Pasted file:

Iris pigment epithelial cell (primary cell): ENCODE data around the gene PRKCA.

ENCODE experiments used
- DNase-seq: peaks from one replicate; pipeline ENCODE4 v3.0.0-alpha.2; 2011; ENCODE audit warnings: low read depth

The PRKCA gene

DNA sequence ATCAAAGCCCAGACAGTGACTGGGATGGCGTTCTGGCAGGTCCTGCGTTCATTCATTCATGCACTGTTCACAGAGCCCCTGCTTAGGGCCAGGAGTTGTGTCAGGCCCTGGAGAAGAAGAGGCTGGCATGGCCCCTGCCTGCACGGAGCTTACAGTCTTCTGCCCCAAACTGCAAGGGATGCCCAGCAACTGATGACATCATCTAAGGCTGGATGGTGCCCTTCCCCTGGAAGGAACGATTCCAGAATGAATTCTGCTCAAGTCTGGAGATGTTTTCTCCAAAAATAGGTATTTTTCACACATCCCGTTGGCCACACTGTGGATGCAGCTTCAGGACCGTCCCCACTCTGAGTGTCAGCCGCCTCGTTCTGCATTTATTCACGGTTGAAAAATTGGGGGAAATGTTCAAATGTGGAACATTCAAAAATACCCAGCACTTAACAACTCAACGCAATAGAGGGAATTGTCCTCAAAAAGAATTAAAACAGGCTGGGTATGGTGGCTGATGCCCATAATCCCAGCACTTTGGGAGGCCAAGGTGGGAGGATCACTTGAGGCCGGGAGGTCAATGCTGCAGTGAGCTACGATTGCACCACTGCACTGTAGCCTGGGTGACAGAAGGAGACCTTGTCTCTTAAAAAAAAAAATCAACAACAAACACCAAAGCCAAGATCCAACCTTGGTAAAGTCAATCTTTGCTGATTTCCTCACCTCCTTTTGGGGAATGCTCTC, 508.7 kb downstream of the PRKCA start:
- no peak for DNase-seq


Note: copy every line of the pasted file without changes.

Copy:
Iris pigment epithelial cell (primary cell): ENCODE data around the gene PRKCA.

ENCODE experiments used
- DNase-seq: peaks from one replicate; pipeline ENCODE4 v3.0.0-alpha.2; 2011; ENCODE audit warnings: low read depth

The PRKCA gene

DNA sequence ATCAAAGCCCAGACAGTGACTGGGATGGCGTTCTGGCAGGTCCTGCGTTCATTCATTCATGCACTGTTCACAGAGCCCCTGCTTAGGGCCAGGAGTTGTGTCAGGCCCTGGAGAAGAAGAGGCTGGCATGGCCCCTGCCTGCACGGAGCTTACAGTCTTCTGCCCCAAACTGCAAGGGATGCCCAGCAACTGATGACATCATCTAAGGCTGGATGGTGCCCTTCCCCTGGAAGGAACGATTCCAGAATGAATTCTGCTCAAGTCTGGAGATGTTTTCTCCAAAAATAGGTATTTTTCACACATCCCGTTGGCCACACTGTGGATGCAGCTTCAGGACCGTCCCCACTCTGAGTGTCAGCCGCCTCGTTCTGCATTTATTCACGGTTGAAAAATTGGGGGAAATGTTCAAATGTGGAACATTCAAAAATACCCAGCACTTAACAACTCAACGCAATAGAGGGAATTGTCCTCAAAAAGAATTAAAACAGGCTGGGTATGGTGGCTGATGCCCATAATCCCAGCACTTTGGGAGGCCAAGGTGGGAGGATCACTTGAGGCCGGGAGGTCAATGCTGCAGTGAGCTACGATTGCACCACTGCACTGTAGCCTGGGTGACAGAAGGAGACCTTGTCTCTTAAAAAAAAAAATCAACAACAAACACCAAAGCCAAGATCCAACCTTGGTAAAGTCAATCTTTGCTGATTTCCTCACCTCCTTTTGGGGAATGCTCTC, 508.7 kb downstream of the PRKCA start:
- no peak for DNase-seq